I The live-day Mountaincratt course costs 2225 all in. Introductory and intermediate Rock Climbing both cost £285 tor five days (on these latter. the pupil-start ratio is 2:1 ). For turtherdetails aboutthese and canoeing. sampling and othertraining courses. contact Andy Anderson at Glenmore Lodge National OutdoorTraining Centre. Aviemore. Inverness-shire. PH2210U. 047 986 256. tax 047 986 212.
employing various skills and survival tips. and camping overnight.
The rock climbing provided a real f insight into the teaching. We were taken sotnc distance to fabulous cliffs near the mouth of the Spey. knotted securely into our harnesses and helmets and then left to watch with awe as otir instructor shinned tip a 40 foot high vertical rock face and disappeared over the top to secure the rope. If you are like me. you wouldn't believe you could do such a precedent-defying thing. but your instructor has such absolute confidence that you will. that you cannot refuse and you do.
While he has all but eliminated the real risk. a (ilenmore Lodge instructor will never allow trainees to lapse into a false sense ofsccurily. Rock climbing is. after all. potentially a very dangerous sport. and it wouldn’t do to release a group of novices at the end of the course thinking it was easy — your safety depends upon your carefulness. l I started off very eagerly up my first ' face. but as l crept higher. I felt increasingly out of my depth. I did i not know where to move next. or l whether I was capable of backing l down. I wanted to be told where to I put my foot and to feel the rope tight and strong. not dangling teasingly at my hips. llad that happened. I would i have avoided my momentary panic 'I attack at 30 feet. but also. I would l never have come to terms with it and made it to the top relyingon my own l ingenuityandexploitingtheproper l climbing techniques that would stand tne in good stead for future 3 ascents. You could say I was chuffed It)lTlIS.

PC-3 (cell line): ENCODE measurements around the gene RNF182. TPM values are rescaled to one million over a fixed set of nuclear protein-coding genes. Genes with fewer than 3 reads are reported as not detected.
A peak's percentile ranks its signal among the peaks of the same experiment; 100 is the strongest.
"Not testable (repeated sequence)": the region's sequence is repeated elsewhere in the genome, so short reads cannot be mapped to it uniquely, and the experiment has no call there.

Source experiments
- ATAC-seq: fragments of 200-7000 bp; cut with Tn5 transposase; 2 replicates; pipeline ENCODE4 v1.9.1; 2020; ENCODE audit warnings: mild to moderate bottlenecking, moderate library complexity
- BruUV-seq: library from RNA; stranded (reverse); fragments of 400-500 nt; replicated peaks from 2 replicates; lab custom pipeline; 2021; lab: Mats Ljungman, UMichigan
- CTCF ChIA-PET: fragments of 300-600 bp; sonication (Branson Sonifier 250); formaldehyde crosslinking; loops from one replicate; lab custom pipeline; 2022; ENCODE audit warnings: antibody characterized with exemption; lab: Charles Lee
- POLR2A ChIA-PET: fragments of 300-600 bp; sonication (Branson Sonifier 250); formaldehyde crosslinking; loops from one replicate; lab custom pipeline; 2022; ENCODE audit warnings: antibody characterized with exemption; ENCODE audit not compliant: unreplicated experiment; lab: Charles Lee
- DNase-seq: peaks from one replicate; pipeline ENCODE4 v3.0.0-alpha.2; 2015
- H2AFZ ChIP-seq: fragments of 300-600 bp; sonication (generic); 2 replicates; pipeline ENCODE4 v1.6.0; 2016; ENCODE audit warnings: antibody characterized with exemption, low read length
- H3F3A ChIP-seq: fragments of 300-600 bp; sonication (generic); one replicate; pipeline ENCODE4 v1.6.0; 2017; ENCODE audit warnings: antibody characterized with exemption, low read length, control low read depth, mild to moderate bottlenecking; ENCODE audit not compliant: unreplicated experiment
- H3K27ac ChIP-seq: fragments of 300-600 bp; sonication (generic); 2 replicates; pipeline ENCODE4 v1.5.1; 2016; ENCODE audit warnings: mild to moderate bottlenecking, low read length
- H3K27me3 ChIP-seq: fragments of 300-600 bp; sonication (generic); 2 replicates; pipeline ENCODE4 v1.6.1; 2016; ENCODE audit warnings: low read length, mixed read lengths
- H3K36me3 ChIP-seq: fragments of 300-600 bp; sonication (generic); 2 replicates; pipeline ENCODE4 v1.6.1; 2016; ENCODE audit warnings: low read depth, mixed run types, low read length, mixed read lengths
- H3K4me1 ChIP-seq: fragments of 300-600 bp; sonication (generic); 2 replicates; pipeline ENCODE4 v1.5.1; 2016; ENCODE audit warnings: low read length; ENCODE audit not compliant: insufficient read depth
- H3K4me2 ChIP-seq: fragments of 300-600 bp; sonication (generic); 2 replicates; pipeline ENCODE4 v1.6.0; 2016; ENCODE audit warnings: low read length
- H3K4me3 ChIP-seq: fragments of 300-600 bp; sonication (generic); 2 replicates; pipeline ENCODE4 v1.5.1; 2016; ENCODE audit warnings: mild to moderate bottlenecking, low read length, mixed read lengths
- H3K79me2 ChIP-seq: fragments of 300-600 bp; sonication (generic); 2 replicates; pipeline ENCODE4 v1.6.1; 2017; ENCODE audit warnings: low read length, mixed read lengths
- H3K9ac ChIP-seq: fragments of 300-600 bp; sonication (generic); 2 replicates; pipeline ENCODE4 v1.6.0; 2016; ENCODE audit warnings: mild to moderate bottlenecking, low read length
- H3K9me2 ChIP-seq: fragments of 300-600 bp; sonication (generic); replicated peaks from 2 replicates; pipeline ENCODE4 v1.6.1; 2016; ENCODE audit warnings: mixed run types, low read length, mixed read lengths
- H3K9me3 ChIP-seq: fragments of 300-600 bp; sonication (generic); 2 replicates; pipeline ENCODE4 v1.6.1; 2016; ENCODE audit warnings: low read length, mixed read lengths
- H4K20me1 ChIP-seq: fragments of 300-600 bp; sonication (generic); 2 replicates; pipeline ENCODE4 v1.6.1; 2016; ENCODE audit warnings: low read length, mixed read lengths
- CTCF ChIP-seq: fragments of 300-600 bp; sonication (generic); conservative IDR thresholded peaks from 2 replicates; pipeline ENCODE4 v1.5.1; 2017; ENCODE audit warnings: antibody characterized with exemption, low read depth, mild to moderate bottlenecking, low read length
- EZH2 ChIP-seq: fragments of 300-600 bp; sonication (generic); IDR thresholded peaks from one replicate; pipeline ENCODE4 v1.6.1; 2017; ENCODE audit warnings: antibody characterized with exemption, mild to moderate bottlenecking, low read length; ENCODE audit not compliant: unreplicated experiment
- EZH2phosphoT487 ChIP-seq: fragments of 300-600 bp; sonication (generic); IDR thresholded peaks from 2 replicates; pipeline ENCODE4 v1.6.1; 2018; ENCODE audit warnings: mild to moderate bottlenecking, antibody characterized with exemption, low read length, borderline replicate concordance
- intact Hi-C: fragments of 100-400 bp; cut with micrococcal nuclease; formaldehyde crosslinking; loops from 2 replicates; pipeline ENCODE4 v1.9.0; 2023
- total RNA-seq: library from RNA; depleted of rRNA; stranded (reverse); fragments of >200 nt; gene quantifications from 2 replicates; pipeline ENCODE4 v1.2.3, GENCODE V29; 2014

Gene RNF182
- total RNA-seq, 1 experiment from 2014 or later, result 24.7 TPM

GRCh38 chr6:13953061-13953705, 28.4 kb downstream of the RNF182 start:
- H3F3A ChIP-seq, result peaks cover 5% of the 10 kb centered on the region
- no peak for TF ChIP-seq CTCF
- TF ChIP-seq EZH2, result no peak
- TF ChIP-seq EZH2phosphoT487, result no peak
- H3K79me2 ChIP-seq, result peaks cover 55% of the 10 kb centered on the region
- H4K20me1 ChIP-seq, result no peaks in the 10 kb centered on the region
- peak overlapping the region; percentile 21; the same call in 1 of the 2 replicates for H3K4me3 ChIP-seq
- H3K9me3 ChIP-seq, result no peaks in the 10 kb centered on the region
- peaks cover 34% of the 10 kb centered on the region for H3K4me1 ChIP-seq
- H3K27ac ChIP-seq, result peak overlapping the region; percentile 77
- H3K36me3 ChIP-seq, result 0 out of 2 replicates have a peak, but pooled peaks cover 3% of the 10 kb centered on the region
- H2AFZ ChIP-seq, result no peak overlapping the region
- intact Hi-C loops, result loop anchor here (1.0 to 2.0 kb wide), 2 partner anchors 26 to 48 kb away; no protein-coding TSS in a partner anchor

Interestingly enough. another aspect of(ilcnmore l.odge's work is the provision of management courses —- confronted with a totally new sport. young managers get insight into the experience of their juniors. their apprehension and stress. and the kick-start that is success. as well as discovering quite a lot about themselves. Sent to sleep with images of Milk 'l‘ray heroes and Spidermen doing impossible things with skis and ropes to dramatic Disney soundtracks. l increasingly began to feel part of an elaborate psychological game myself.
As one instructor took the lads for a burn and brought them back sweating and exliausted saying ‘oh they've got too much energy. l’v e worked it all olf. they had to prov c how tough they are‘. whereas w c older sceptics were kept on our toes. not feeling we had done quite enough on the first day and therefore raring to go on the second. l began to realize one of the reasons l had hated sport so much at school you had to relinquish control. to do what you
were told and not know the reason or the outcome. .‘\t (ileninore lodgcl discovered that it can be safe to ptit yoursell'in someone clsc's hands. but also that riskng the odd leap lll the dark can bc extrcnielv eniov able bceatisc it can giy c you :nm e ol